The anatomy of the corpus callosum is not complicated, and it is divided into four parts that connect the two brain hemispheres. The four parts are –

  • The rostrum
  • The genu
  • The trunk or body
  • The splenium

The rostrum connects the frontal lobe orbital surfaces. It is continuous with the lamina terminalis.

The genu connects the lateral and medial frontal lobe surfaces. The genu is the arched or bent area of the anterior corpus callosum, and the forceps minor projects fibers via a tract connecting them.

The elongated central area is the body. The body's fibers reach the surfaces of both hemispheres and wind through the corona radiata.

Where the corpus callosum tapers to the back or posterior section, it becomes the splenium. The occipital lobes are connected by the forceps of major fibers protruding from the splenium.

White matter fibers that protrude only from the body and splenium are known as the tapetum and run the length of the temporal and occipital horns of the lateral ventricle.

These fibers are not found in the forceps major and are divided into two types of connections, heterotopic and homotopic.

  • Heterotopic connections – Only connect the brain's dissimilar right and left sides.
  • Homotopic connections – Only connect the brain's similar right and left sides.

What Are Common Disorders Of The Corpus Callosum?

Agenesis, or ACC, is one of the rarest disorders of the corpus callosum. This congenital disorder occurs in children that are born without a corpus callosum or born with one that is severely damaged.

This condition currently affects only 0.5% of children, or 1 in 3000, and can be the result of several factors such as –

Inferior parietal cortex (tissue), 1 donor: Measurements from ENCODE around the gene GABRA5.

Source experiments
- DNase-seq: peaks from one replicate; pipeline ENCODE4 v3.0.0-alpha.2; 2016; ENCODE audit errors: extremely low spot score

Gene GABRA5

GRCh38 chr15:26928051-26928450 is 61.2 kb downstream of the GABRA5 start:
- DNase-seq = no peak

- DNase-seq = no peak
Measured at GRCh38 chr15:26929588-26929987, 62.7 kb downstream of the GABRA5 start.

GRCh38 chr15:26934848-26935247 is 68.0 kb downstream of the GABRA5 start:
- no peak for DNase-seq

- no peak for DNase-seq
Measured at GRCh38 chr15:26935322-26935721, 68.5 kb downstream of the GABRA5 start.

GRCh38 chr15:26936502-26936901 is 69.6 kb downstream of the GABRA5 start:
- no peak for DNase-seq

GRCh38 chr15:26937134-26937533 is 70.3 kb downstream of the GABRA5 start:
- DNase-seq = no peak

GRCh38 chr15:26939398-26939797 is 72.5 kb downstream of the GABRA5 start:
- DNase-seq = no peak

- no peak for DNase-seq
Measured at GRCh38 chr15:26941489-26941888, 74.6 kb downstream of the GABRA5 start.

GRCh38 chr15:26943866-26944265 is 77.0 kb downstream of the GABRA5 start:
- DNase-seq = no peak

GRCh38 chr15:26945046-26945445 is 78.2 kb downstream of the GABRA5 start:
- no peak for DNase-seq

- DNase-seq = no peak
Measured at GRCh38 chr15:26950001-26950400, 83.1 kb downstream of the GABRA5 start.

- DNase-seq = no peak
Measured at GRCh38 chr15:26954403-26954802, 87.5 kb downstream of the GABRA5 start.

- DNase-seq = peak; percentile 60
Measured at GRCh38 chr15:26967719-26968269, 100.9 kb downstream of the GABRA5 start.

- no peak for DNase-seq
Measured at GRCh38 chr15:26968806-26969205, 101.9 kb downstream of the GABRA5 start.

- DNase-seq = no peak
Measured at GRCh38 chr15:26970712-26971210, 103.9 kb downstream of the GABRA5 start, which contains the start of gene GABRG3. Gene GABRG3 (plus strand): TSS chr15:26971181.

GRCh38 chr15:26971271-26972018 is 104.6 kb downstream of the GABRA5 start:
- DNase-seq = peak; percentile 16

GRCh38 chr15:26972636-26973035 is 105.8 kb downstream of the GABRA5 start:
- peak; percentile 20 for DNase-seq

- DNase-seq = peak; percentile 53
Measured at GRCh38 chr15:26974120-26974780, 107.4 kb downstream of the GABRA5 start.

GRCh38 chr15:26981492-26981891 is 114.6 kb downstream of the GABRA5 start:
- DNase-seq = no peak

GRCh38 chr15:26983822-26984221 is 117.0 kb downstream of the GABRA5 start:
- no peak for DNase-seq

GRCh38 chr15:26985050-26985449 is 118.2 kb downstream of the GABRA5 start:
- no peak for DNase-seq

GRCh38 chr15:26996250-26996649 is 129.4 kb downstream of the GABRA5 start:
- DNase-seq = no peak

• Fetal alcohol syndrome – the mother abused alcohol during pregnancy
  • Genetic predisposition or recessive gene in one parent carrying the vector gene
  • Aicardi Syndrome
  • Andermann Syndrome
  • Rubella infection in the mother
  • Other toxic metabolic conditions such as poisoning
  • Drug abuse by the mother while pregnant
  • A brain cyst
  • Injury or trauma to the fetus in the first trimester, such as an MVA.

If one parent carries a vector gene that can cause a genetic disorder of the corpus callosum, the chances are slim that it will carry over to the child; however, should both parents carry the recessive gene, the chances of the child having a defective corpus callosum climbs to 25%.

That child then carries a 50% risk of being a recessive gene carrier as well and possibly passing it on to their future children, and it seems to affect both male and female fetuses equally.

In the past, there were no tests to accurately determine congenital defects of the corpus callosum, such as the MRI or CAT scans used in modern medicine resulting in many babies with agenesis that may have gone undetected and misdiagnosed for decades.

What Happens If You Are Born Without A Corpus Callosum?

Babies that are born without a corpus callosum may face many challenges in development and reaching certain milestones. Being born without a corpus callosum does not mean the baby will not survive; however, it may be severely disabled or be a high-functioning person.

Disabilities that may occur as a result of being born without a corpus callosum are –

  • Deafness
  • Blindness
  • Motor and movement disabilities – the baby may never walk
  • Spatial – the baby may never learn to speak
  • The baby may develop seizures.